From: Ben Goertzel (firstname.lastname@example.org)
Date: Sat Jun 15 2002 - 17:41:21 MDT
One more e-mail before dashing out the door -- fittingly, a self-response ;>
> He has a different estimate of the growth curve of intelligence in the
> near-superhuman realm than you do.
> He understands the idea of exponential intelligence increase thru AI
> self-modification, he just thinks the exponent will be smaller than you
> think it will be.
> I think he's overpessimistic and you're overoptimistic in this particular
> regard, but we're all just grabbing exponents out of our asses here,
It occurs to me that a lower exponent of the growth curve of self-modifying
AI intelligence, maps very naturally into the "grand historical perspective"
in which individual human actions don't matter much.
Because, if there's gonna be a "slow takeoff" rather than a "hard takeoff",
there's more time for convergence into an inevitable pattern of
Singularity-dom, whereas if things are gonna happen really fast, it seems
there's more chance for small quirks in the in initial conditions (like our
actions) to have effects....
Of course, this is just math-inspired intuition, not math ;>
> > The second really bizarre thing I've heard
> > Kurzweil say was at his SIG at the recent Foresight Gathering,
> > when I asked
> > why AIs thinking at million-to-one speeds wouldn't speed up the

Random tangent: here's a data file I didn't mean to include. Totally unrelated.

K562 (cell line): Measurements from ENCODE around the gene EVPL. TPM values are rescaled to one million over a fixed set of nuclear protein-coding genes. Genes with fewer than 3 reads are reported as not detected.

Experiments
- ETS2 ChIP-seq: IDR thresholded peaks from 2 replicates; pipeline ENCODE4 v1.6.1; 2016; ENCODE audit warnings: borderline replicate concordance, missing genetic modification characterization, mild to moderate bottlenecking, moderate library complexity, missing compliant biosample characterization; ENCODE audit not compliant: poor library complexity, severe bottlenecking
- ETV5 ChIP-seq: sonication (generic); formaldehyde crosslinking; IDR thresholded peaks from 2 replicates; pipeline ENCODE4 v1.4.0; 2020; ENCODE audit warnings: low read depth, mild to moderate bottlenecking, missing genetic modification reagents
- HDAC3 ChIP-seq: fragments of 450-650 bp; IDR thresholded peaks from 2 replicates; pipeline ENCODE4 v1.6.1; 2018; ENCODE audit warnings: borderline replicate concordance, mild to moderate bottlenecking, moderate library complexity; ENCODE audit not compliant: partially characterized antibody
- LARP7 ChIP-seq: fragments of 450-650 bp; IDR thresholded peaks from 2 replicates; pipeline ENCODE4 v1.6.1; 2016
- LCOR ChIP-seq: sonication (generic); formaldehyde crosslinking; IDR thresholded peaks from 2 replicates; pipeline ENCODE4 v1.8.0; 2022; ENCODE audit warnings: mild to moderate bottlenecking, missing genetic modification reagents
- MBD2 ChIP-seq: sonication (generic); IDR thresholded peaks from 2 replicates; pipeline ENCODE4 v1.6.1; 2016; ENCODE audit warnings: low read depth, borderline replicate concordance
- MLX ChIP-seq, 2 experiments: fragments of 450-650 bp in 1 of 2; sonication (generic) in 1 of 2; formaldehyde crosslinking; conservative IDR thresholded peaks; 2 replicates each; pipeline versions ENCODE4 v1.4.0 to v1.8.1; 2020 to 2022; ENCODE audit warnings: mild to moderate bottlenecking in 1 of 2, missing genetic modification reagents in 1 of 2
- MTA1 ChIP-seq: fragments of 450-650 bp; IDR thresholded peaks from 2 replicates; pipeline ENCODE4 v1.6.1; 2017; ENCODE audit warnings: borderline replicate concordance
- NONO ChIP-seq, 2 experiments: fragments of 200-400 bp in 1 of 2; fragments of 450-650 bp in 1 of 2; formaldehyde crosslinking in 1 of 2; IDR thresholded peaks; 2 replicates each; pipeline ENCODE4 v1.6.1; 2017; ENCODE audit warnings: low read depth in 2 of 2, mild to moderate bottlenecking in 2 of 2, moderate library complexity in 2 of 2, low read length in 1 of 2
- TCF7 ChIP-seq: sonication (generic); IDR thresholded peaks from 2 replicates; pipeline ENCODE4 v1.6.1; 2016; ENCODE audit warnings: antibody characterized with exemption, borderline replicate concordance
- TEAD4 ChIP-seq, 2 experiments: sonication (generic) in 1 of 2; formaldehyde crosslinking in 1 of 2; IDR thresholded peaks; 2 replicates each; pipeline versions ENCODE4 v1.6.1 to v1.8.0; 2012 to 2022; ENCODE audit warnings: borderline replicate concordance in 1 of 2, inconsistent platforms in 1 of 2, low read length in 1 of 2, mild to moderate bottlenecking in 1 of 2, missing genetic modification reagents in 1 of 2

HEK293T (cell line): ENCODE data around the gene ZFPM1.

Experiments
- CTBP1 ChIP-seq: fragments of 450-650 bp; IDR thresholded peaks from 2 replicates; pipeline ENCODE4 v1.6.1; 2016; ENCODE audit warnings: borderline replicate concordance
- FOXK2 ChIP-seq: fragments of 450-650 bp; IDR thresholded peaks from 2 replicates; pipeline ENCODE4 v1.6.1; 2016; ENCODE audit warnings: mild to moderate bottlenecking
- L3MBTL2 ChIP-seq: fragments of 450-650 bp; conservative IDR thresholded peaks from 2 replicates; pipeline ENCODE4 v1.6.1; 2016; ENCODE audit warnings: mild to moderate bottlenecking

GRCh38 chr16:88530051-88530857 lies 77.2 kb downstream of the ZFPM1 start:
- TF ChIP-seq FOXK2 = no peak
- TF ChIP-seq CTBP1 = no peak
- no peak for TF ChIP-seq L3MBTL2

> > development
> > of technology, and he said "Well, that's another reason to
> expect Moore's
> > Law to remain on course."
> I don't get this one... sounds like a miscommunication...
OK, I take that back. I agree: It sounds like a really dumb thing for him
to have said. Of course, a superintelligent AI is gonna lead to
superacceleration of Moore's Law, since Moore's Law is based on
technologically-augmented human intelligence.
However, Kurzweil has said a lot of other smarter things too. I can see
that this particular dumb statement fits in with some imperfect aspects of
his philosophy... but even so, he explicitly has said to me that,
post-Singularity, we're going to enter into a domain where all our
predictions are off. He simply chooses not to emphasize this in his book.
Apparently, though, in some off-the-cuff reactions (like the one you cite)
he carries his underemphasis of the GREAT UNKNOWN to come a little too
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